2. Make a copy for spld.config, lets call it hacked_spld.config. Do not edit the original file.
  3. The configuration file contains lines on the form CFLAGS=-g -O2. Edit these according to your needs. Do not add or remove any flags.
  4. You may now use the modified spld.config together with spld or splfr like this
    % spld [...] --config=/path/to/hacked_spld.config
    Replace /path/to with the actual path to the hacked configuration file.

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How to create dynamic linked foreign resources manually

To compile the glue code file and user code, use the compiler options assigned to INCR_CFLAGS by ./configure. In addition also include -DSPDLL.

The object files are then linked into a dynamic linked foreign resource. For this you will normally use the linker whose name was assigned to SHLD by ./configure and linker options assigned to SHLDFLAGS. The resource will consist of the file ResourceName.Suffix where Suffix is the value assigned to SHSFX by ./configure. The defaults are

SHLD= ld
SHLDFLAGS= -shared

E.g. on Sparc/SunOS 5.X:

% cc -c -DSPDLL glue_code.c
% cc -c -DSPDLL mycode.c
% ld -shared glue_code.o mycode.o -o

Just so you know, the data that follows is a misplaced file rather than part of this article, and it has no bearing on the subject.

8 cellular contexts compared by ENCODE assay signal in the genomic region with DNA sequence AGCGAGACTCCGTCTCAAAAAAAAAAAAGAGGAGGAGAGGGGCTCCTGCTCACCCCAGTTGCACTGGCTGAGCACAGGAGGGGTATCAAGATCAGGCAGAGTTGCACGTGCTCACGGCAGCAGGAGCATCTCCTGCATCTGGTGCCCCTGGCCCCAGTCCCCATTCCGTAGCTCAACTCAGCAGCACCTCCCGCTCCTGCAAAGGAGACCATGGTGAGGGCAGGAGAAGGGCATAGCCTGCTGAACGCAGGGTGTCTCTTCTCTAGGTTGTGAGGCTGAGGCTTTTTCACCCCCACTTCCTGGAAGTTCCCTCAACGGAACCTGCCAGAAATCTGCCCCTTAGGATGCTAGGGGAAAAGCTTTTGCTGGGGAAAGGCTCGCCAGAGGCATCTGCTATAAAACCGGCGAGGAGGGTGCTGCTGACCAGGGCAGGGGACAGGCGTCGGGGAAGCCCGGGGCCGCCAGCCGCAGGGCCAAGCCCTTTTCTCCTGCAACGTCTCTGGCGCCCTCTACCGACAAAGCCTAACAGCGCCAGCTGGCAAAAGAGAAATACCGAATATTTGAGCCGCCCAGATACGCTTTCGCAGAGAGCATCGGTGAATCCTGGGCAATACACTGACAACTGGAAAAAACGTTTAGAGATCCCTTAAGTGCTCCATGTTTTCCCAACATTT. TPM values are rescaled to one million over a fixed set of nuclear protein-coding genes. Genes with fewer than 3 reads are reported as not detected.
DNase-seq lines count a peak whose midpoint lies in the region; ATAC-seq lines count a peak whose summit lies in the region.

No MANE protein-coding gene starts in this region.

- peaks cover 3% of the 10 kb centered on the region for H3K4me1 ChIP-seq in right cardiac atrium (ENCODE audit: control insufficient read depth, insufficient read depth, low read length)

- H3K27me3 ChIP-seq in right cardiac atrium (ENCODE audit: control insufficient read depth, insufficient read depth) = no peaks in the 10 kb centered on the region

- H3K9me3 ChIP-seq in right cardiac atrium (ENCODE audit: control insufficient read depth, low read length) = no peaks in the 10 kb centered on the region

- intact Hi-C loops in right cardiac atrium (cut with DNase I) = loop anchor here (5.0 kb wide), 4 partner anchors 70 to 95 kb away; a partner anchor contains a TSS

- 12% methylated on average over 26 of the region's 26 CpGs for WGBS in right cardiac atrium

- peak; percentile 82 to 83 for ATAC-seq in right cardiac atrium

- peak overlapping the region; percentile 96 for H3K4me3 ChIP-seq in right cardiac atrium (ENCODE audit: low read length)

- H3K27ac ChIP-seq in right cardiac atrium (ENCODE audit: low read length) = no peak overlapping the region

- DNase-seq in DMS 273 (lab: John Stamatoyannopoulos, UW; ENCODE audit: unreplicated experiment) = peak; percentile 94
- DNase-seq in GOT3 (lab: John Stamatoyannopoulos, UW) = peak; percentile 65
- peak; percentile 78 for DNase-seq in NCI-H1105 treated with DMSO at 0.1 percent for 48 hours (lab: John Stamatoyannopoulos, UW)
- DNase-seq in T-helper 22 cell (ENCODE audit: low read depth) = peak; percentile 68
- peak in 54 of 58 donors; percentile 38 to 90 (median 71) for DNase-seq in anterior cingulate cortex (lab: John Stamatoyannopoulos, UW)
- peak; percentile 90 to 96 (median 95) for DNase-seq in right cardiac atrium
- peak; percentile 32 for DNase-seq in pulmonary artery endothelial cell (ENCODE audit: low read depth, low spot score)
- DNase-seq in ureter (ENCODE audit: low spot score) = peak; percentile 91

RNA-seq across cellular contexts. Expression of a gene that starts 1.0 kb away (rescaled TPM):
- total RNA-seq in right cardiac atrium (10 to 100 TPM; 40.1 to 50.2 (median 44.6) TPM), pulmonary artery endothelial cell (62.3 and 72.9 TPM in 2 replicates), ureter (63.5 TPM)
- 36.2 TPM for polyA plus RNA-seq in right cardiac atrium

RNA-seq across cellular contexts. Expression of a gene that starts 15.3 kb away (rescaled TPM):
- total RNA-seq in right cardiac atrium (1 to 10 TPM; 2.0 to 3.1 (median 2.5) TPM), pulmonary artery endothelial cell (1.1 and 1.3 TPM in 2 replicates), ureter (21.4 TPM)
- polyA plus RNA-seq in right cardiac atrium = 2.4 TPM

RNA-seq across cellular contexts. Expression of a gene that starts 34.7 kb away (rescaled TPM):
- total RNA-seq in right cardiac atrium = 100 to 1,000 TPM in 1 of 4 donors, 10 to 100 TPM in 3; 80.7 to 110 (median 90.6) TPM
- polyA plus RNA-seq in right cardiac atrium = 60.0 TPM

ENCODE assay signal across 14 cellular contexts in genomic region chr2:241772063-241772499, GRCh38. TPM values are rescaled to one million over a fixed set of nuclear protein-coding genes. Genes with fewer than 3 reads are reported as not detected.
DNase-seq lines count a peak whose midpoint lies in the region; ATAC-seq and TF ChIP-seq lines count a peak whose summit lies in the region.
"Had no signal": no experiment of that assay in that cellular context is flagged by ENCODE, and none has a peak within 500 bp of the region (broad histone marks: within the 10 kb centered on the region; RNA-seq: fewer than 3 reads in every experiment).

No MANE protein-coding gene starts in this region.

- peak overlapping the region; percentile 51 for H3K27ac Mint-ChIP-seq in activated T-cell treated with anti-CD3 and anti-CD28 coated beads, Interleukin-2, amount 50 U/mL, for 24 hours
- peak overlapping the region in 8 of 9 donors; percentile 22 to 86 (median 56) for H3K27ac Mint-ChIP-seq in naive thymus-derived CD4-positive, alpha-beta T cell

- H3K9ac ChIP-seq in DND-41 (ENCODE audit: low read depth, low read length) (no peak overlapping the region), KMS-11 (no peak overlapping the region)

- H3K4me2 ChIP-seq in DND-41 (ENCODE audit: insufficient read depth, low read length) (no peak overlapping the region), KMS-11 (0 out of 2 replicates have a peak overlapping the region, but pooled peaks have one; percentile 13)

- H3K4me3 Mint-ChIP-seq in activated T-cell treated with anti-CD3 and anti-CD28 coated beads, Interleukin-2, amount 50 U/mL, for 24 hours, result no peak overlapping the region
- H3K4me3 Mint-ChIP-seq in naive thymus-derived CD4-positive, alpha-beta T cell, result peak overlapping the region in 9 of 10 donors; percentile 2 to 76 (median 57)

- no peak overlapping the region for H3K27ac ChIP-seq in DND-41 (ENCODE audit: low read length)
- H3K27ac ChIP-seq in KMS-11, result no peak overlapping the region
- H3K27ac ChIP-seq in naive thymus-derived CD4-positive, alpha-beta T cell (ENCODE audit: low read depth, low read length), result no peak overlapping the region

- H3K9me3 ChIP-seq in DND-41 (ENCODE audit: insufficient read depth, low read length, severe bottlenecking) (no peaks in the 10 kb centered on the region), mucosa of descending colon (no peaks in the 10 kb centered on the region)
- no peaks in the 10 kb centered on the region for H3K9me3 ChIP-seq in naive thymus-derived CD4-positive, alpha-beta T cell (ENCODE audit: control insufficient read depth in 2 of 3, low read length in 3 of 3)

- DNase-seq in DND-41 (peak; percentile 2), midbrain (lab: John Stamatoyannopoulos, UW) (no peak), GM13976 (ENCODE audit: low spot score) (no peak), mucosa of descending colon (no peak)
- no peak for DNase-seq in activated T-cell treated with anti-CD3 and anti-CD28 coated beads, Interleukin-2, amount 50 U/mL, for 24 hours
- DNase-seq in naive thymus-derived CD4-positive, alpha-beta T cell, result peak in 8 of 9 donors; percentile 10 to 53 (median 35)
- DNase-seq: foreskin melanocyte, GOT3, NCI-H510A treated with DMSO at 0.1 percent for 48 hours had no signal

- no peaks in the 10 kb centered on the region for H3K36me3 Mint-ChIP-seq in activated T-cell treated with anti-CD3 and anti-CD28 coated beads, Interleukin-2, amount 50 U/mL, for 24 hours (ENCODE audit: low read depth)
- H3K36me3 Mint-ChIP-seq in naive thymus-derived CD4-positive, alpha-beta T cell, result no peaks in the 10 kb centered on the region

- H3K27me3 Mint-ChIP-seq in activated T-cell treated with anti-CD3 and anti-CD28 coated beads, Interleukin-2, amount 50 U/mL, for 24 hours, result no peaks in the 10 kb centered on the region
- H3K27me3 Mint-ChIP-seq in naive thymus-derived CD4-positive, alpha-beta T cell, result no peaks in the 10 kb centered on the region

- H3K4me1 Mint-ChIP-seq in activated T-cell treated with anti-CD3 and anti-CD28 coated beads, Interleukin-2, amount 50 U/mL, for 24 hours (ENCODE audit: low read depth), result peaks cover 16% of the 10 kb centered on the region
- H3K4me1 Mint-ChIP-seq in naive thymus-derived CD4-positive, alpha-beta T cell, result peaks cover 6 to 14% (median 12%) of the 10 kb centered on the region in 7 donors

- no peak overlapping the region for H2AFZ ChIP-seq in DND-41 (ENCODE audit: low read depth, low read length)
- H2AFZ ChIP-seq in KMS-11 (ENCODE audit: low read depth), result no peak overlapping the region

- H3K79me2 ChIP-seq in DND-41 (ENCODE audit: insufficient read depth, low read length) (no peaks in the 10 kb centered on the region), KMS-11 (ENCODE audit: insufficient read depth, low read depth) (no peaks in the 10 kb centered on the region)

Libraries needed by the resource should normally also be included in the link command line.

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Interfacing to C++

Functions in C++ files which should be called from Prolog must be enclosed like e.g:

extern "C" {
void myfun(long i)

To build a dynamic linked foreign resource with C++ code, you may (depending on platform) have to explicitly include certain libraries. E.g. on Sparc/SunOS 5.X using gcc:

% splfr .... -LD -L/usr/gnu/lib/gcc-lib/sparc-sun-solaris2.4/2.7.0 -lgcc

The library path is installation dependent, of course.

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Platform specific UNIX notes

This section contains some installation notes which are platform specific under UNIX.

Node:Redistributable files UNIX, Previous:Platform specific UNIX notes, Up:Release notes and installation guide for UNIX

Files that may be redistributed with runtime systems